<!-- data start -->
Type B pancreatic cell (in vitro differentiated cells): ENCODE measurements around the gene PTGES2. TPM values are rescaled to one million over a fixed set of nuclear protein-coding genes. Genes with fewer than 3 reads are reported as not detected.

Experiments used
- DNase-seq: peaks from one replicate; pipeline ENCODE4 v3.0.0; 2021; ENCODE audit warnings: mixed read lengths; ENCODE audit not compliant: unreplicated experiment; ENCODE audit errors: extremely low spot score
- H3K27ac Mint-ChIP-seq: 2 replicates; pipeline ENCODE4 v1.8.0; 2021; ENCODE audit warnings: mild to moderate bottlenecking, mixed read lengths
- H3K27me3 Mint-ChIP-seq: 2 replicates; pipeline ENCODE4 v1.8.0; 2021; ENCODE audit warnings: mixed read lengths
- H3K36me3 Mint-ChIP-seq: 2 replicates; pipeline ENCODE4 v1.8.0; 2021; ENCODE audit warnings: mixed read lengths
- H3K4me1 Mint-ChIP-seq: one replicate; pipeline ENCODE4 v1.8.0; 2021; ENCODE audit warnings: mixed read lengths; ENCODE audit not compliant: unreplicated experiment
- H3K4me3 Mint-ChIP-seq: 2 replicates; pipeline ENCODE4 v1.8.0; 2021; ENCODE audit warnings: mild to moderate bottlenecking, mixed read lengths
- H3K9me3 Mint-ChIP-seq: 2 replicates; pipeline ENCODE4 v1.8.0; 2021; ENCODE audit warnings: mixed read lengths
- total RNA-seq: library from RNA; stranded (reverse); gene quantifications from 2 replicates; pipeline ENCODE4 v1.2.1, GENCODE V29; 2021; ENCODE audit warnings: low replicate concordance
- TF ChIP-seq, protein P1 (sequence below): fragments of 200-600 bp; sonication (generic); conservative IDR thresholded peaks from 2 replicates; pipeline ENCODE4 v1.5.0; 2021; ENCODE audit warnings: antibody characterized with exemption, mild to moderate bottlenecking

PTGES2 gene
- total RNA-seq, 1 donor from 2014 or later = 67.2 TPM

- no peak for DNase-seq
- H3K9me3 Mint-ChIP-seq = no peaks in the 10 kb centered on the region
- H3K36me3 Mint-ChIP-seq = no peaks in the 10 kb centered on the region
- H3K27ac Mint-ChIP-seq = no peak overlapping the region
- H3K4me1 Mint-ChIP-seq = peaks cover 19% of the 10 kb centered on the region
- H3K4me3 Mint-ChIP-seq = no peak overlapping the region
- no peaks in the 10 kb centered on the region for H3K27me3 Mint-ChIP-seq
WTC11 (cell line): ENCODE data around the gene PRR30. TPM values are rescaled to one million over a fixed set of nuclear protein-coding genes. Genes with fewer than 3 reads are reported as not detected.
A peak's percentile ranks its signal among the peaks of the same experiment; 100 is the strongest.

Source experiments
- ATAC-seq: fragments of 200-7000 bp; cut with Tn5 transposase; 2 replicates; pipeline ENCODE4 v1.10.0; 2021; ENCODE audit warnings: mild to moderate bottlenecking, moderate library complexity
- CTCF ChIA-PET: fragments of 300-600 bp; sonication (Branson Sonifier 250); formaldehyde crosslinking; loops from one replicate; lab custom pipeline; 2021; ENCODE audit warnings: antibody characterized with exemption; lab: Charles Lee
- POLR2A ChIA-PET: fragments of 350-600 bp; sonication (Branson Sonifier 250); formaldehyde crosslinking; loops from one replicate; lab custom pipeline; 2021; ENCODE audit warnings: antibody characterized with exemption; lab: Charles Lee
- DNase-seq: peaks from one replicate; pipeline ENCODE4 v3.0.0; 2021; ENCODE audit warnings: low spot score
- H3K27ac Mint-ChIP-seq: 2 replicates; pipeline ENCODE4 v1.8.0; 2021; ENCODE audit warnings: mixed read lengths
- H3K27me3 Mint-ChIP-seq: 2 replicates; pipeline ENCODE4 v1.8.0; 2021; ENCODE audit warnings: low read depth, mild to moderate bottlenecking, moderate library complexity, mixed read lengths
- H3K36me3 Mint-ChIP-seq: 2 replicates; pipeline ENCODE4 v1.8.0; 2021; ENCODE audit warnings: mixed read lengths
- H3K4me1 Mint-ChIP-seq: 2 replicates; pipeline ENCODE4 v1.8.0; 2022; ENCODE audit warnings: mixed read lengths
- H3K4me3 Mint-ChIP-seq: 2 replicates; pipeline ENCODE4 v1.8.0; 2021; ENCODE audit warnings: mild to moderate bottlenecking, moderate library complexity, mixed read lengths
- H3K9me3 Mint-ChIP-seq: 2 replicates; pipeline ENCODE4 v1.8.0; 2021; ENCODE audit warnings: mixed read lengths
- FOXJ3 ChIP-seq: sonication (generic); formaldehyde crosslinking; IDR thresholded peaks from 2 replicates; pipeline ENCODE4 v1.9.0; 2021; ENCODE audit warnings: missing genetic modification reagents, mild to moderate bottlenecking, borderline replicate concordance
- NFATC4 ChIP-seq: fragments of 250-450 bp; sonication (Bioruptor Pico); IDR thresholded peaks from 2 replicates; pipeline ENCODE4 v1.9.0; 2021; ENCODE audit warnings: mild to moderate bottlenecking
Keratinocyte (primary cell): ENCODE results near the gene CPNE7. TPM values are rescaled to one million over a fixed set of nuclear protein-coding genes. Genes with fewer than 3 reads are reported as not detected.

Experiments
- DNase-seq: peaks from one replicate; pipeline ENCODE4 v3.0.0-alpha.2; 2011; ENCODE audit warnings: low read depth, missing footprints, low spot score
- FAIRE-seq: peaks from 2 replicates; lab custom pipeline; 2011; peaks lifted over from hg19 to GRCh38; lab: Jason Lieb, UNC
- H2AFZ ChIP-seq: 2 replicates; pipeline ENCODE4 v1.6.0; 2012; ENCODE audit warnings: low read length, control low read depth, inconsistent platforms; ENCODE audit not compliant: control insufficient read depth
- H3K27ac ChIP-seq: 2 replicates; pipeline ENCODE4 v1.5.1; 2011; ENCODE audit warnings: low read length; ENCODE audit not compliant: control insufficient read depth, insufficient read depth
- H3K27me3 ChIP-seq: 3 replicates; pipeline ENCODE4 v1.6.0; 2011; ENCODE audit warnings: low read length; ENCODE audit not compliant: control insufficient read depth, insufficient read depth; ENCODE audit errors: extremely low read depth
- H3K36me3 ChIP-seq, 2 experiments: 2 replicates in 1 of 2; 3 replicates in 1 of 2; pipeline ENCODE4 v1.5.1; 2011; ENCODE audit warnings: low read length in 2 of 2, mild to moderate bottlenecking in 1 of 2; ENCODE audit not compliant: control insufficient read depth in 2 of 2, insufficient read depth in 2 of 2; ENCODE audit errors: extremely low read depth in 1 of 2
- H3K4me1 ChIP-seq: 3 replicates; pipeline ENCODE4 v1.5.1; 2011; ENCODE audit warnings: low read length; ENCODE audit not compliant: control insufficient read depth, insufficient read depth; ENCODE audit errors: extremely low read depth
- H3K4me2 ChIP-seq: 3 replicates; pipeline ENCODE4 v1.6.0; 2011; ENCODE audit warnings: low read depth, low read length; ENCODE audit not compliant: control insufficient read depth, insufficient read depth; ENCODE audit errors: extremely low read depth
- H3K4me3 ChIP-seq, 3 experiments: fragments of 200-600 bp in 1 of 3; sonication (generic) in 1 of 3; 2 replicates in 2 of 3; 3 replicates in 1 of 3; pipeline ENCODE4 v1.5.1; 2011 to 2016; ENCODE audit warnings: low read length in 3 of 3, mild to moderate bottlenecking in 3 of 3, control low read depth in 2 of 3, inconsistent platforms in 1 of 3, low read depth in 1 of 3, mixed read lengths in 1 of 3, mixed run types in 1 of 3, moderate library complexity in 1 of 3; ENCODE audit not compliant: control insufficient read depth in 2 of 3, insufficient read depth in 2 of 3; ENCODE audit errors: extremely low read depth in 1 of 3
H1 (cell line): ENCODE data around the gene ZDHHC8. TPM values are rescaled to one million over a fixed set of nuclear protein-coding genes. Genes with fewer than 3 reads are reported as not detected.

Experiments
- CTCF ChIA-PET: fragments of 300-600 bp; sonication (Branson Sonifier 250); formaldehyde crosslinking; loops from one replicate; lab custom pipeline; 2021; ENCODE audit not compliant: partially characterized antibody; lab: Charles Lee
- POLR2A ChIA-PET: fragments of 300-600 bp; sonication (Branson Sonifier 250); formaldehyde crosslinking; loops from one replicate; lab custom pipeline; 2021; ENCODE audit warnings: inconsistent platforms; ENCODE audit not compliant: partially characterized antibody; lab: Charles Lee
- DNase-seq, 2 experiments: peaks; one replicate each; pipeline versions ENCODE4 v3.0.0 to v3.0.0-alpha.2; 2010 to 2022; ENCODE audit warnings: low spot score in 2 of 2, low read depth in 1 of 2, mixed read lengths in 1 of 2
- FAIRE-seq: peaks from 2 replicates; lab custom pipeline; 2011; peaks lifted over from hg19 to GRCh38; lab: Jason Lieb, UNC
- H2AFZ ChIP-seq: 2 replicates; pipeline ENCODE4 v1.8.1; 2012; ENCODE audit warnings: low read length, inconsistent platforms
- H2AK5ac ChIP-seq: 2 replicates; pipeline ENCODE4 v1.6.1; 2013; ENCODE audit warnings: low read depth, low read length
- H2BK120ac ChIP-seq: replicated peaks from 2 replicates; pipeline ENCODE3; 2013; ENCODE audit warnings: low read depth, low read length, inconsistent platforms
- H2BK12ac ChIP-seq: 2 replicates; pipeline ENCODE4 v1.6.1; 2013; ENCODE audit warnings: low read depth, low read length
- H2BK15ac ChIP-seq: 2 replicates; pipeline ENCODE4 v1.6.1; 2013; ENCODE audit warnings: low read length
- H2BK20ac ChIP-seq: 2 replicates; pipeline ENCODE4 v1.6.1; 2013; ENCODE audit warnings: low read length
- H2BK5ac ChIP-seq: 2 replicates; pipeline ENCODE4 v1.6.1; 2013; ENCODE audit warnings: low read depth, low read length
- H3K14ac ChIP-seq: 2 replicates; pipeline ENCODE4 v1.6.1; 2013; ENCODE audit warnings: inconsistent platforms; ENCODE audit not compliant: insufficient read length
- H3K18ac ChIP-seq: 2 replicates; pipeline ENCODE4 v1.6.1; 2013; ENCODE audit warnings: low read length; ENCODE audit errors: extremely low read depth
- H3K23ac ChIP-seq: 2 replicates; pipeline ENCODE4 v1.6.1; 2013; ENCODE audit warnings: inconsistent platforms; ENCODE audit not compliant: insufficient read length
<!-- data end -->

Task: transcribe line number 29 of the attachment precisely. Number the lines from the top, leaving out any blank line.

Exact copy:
- H3K27me3 Mint-ChIP-seq: 2 replicates; pipeline ENCODE4 v1.8.0; 2021; ENCODE audit warnings: low read depth, mild to moderate bottlenecking, moderate library complexity, mixed read lengths